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Founder of Algeria's Islamic Salvation Front Abbasi Madani dies in Qatar Open in fullscreen

Amr Salahi

Founder of Algeria's Islamic Salvation Front Abbasi Madani dies in Qatar

Abbasi Madani led the Islamist opposition to the Algerian government in the 1990s

Date of publication: 25 April, 2019

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Abbasi Madani, an uncompromising Islamist, led the Islamic Salvation Front to victory in free elections in the early 1990s, before these were annulled by the Algerian military

Veteran Algerian Islamist leader Abbasi Madani has passed away in Qatar. He was 88 years old. Madani was the leader of the outlawed Islamic Salvation Front (FIS), which won the first round of democratic parliamentary elections in 1991 before the elections were annulled by the Algerian military.

Born in 1931 in Diyar Ben Issa in eastern Algeria, Madani took part in the first battles of the Algerian War of Independence against the French colonial authorities in November 1954, only to be arrested by the French in that month and imprisoned until Algeria became independent in 1962.

Madani completed a doctorate in educational psychology in London in 1978 and then became a professor of educational sciences at the University of Algiers. He became known for his opposition to Algerian President Chadli Benjedid, who ruled the country from 1978 to 1992 and his socialist policies. He advocated for free markets, Arabisation and Islamisation of education, and legislation based on the Islamic sharia.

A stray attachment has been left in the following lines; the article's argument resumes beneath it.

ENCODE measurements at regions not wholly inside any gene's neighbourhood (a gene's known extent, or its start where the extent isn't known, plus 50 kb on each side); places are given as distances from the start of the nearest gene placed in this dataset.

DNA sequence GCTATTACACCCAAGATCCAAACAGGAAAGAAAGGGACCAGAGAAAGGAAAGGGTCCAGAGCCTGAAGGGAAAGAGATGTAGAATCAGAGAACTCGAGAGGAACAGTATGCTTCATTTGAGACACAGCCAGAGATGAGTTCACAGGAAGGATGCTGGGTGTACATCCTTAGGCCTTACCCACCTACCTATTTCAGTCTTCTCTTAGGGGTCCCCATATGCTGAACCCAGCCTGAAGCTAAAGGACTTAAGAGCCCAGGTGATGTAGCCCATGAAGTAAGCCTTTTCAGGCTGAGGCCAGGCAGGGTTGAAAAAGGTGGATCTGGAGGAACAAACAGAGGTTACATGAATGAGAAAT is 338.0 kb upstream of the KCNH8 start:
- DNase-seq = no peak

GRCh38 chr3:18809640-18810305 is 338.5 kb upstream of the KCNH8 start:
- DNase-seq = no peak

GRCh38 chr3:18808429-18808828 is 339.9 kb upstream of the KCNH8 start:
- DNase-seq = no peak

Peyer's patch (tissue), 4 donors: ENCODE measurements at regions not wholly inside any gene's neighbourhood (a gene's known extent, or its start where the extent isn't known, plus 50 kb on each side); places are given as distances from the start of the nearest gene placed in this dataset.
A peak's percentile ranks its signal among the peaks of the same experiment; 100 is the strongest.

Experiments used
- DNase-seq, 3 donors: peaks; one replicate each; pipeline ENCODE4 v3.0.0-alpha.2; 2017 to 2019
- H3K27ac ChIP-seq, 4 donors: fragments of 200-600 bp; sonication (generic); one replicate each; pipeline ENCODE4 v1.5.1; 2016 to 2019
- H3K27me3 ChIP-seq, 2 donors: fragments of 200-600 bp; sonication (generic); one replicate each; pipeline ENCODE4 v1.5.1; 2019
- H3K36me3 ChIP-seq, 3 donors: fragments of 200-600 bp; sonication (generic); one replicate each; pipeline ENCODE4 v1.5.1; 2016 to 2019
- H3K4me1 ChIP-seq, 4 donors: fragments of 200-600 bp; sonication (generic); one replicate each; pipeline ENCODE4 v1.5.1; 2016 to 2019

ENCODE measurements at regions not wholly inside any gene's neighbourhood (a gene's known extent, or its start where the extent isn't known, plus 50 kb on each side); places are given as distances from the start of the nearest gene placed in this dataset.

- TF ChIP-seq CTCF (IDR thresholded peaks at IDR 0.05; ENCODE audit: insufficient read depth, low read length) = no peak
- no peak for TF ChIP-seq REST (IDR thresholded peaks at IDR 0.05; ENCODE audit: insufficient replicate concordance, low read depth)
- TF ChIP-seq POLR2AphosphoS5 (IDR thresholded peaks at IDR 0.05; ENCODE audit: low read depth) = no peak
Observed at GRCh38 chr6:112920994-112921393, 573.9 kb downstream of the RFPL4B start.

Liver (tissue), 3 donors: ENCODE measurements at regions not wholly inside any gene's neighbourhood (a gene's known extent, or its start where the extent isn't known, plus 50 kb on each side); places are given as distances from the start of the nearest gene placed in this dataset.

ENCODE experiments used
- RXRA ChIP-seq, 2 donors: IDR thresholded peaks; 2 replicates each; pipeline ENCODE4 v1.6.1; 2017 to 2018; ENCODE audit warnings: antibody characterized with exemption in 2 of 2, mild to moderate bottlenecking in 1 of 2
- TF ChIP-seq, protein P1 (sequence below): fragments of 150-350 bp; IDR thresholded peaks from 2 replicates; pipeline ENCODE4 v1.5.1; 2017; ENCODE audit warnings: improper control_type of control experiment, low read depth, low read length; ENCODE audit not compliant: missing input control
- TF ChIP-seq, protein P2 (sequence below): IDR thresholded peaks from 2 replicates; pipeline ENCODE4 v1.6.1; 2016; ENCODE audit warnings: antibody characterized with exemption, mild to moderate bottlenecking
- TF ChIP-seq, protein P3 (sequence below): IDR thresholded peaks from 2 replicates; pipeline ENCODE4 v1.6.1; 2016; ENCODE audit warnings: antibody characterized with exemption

In 1989, following massive demonstrations against Benjedid and the ruling National Liberation Front (FLN), opposition parties were allowed to be formed. Together with Ali Belhadj and other Islamist leaders, Madani founded the Islamic Salvation Front, leading it to victory in the 1990 municipal elections.

While he was considered a moderate within the FIS, he remained unwavering in his opposition to Benjedid and following the passing of a new electoral law favouring the FLN, he was arrested in 1991 after publishing an advertisement in a newspaper which the government considered a call to rebellion.

In 1992, after the military’s annulment of the Algerian parliamentary elections, Algeria descended into a bloody civil war which would last for five years. Madani spent this entire period in prison. The Algerian government tried to persuade him to call for an end to violence, but he refused to engage in any dialogue before being released.

In 1997, Madani was released from prison but placed under house arrest and forbidden to take part in politics. He was not released until 2003, when he went into exile in Qatar.

His funeral prayers took place on Thursday and were attended by the Emir of Qatar Tamim bin Hamad Al Thani.

 

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